On the visual only side of things, I think the way you've distorted is inconsistent throughout the painting. And that's fine if it's intentional. But I would offer that you might want to look at the way you are moving things around the canvas. I know the Expressionists are not known for rhythmic consistency, but it's something you may want to consider sooner or later. Regardless of where you're going with your evolution, it lends a level of expertise to the mix. . . unless it is one of those rules that you want to break. Not having it as a quality of one's work is a harder sell though IMHO.

Anyway, these are some of my thoughts on where you are right now and where you are looking. I am as ever offering this for your consideration only.

chinapete
02-23-2012, 07:44 AM
Not counting the barn, I see at least two other expressive faces and figures ...

gxhpainter2
02-24-2012, 07:00 AM
D Akey... thanks my friend for the comments and insightful observations... implying that there was an Expressionistic bent to this was probably a bit of sloppy art history on my part more than anything :o.

This particular work started and stopped in several directions and it was a REAL struggle. so much conficting feelings and this sat around for several days with me not know what I was really trying to do.. ( usually I have a very clear idea or concept ).. so in the end I kind of stuck some lipstick on this pig and tried to make it bend into a quasi Chagall type work, which in the end did give me some ideas to work with. You certainly picked up on the conflict and the inconsistent nature of this work.. I wish I had a better explanation but hey sometimes you head one way with a painting and things spin out of control.. ( atleast for me that can happen ).. so you gave me much to mull over and I appreciate that :):)..

D Akey
02-24-2012, 07:33 AM
Hey, fair enough. That's part of the creative process.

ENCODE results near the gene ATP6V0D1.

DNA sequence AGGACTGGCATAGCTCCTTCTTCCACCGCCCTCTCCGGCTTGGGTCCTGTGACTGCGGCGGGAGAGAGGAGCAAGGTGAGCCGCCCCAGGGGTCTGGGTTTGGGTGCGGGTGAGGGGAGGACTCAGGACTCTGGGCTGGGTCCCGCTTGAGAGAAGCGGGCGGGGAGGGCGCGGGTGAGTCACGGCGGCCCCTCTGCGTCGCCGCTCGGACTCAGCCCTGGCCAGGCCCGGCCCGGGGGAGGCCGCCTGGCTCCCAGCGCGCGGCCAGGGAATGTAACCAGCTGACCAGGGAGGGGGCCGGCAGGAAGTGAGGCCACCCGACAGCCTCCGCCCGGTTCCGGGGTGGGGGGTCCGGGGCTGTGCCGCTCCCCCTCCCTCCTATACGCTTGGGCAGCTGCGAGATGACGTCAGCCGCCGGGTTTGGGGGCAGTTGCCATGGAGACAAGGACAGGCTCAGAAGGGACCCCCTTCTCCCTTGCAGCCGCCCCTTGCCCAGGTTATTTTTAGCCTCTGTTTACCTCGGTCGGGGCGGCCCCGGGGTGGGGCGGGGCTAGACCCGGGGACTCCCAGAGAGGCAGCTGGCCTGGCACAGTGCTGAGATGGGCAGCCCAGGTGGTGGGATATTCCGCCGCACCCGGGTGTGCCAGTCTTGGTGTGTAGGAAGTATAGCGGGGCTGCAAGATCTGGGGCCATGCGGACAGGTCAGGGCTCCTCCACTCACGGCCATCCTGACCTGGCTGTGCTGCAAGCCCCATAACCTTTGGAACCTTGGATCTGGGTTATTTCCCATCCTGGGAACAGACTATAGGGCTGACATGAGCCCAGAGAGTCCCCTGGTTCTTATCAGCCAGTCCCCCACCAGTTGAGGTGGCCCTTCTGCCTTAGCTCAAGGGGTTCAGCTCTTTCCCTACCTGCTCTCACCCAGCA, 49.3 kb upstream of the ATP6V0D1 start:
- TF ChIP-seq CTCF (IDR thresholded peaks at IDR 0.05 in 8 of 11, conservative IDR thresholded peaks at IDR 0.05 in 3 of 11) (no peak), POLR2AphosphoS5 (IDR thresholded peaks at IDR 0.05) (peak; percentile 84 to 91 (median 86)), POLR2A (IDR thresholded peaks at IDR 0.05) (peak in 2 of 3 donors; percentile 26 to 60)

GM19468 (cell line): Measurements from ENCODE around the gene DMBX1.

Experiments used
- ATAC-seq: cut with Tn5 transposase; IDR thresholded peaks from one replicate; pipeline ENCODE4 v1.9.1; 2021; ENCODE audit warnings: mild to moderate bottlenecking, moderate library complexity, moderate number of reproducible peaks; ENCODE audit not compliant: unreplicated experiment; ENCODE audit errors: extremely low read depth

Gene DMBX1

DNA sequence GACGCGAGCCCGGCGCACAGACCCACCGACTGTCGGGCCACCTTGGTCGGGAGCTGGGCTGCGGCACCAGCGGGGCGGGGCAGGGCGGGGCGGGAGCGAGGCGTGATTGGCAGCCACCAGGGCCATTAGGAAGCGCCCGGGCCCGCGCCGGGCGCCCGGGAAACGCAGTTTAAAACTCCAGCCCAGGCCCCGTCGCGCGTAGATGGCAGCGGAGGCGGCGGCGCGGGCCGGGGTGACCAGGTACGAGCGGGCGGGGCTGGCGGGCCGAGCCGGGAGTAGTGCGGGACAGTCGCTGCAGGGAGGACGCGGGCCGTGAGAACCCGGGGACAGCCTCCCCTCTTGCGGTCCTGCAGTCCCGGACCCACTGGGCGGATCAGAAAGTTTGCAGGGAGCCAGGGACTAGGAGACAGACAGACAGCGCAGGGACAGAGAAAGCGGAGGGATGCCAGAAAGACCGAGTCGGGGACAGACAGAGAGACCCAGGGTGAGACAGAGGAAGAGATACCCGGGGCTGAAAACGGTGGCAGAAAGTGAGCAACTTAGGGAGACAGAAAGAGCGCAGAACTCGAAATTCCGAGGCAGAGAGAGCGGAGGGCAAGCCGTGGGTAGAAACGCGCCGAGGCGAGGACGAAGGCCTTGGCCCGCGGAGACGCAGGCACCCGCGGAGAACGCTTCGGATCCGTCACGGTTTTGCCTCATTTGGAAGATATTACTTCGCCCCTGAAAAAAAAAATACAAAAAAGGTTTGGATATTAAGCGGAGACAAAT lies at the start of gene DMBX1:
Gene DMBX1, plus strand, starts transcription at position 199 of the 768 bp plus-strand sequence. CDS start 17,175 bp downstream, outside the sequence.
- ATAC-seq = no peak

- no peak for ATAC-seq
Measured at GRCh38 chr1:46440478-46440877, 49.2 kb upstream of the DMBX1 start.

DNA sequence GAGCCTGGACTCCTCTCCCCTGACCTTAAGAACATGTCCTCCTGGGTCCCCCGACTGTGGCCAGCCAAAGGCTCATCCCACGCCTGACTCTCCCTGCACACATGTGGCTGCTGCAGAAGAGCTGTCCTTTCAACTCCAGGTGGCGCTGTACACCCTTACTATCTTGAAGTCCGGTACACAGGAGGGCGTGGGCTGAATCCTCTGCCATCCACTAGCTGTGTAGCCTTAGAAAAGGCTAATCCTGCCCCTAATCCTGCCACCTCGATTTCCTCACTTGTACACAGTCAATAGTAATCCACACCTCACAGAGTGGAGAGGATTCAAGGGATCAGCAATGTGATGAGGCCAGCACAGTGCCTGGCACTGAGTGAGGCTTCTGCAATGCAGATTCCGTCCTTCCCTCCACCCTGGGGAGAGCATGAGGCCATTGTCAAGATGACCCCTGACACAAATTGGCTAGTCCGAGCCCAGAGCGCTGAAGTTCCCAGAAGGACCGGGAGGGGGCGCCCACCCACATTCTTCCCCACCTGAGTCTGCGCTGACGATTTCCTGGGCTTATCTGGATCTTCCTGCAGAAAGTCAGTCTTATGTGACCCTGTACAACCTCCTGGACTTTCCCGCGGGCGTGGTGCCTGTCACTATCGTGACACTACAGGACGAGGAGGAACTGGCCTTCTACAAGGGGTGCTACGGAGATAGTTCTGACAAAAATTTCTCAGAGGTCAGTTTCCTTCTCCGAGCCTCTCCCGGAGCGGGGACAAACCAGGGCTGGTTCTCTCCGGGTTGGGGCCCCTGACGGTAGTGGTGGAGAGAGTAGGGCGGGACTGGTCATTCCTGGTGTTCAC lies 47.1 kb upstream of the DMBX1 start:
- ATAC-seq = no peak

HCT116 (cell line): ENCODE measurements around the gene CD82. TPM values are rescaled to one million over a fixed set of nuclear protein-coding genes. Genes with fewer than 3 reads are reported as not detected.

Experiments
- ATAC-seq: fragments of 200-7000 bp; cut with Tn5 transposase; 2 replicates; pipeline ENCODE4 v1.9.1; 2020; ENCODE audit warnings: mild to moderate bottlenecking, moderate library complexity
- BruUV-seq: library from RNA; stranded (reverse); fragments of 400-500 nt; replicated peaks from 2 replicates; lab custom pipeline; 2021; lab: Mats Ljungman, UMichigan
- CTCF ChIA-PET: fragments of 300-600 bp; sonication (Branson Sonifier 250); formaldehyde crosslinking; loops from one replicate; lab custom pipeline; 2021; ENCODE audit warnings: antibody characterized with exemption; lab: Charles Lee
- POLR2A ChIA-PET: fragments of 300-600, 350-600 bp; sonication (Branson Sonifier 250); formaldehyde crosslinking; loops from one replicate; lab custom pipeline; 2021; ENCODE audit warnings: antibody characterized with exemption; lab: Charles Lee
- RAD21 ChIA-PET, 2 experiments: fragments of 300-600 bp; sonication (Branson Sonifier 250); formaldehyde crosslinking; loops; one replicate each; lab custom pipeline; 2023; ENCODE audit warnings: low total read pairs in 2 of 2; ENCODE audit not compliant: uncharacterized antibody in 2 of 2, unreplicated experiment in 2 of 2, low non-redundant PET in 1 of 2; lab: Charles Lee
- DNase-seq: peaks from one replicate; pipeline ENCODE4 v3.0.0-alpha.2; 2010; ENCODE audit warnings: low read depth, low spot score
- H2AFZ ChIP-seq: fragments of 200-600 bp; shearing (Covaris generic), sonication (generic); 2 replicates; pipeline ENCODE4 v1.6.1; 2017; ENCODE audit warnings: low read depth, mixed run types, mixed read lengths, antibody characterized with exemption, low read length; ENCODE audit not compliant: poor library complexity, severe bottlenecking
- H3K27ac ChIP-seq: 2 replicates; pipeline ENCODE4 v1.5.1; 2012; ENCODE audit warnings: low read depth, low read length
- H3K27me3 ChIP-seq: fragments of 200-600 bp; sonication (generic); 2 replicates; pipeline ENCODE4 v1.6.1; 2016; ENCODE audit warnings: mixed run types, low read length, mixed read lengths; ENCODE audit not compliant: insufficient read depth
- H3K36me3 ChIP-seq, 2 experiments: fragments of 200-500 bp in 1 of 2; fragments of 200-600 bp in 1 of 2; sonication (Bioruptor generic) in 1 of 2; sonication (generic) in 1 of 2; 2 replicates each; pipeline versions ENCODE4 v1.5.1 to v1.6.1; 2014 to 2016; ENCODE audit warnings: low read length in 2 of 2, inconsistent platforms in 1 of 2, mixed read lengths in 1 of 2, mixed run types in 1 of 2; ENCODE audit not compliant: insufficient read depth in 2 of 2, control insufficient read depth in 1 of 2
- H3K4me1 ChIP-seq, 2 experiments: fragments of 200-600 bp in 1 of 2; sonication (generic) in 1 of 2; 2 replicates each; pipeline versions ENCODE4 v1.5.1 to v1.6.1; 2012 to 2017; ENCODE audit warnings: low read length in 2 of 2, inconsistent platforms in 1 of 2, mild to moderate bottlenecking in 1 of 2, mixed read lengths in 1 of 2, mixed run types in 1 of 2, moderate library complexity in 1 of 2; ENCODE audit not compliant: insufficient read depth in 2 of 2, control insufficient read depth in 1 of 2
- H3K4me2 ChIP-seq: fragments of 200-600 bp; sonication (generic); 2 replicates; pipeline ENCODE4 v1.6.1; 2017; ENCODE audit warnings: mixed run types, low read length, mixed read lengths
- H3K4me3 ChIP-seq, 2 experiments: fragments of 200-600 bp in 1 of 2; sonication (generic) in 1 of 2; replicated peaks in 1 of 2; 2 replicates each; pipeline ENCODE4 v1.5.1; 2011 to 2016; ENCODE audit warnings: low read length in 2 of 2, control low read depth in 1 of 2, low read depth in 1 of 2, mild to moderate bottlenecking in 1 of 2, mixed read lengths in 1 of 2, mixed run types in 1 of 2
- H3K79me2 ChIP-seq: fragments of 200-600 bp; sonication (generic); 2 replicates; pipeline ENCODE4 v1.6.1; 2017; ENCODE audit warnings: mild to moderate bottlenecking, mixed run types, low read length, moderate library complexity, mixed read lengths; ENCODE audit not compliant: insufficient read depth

You might, for fun sometime, try plotting a rhythm to this kind of broad subjective painting ahead of time and see what happens (like a sketch artist will do a quick couple lines for action and proportion). You are doing that some with your geometric work to some degree already. And you can probably see where it has been very successful.

One of the things that comes to mind in looking at this pic that may have held it together a little more is the idea of dropping some ink into a glass of water and how the clouds of color pattern out. That's merely one little possibility of how things can swirl about for a curving, billowy compositional spine to construct a pic around. But it's merely a thought.

Mechanically to get specific and as a point of awareness, I would recommend that you be mindful of creating arrow shapes within your pic that quickly eject the eye from the canvas. The sorta loud red barn is doing it pointing to the upper left, and there is that blue wedge in the middle pointing off and down as well.

All that being said, there is a heck of a lot of very cool stuff going on in this picture. I really like the color and marks are very cool. I like the variety. And it has a bit of a sparkly quality to it. So my comments are merely observations like weather balloons. And weathermen have been known to be laughably wrong. :D

Anyway, very groovy stuff.

chinapete
02-24-2012, 08:35 AM
I might have called this painting "Van Gogh on the road to Villa R"
:-)

gxhpainter2
02-24-2012, 08:51 AM
chinapete... LOL.. and I think that would be a much more fitting title !..:D:D thanks for both your comments

Marilyn Anne
02-24-2012, 09:13 AM
I have enjoyed looking at many of your abstract paintings. I appreciate the color and design.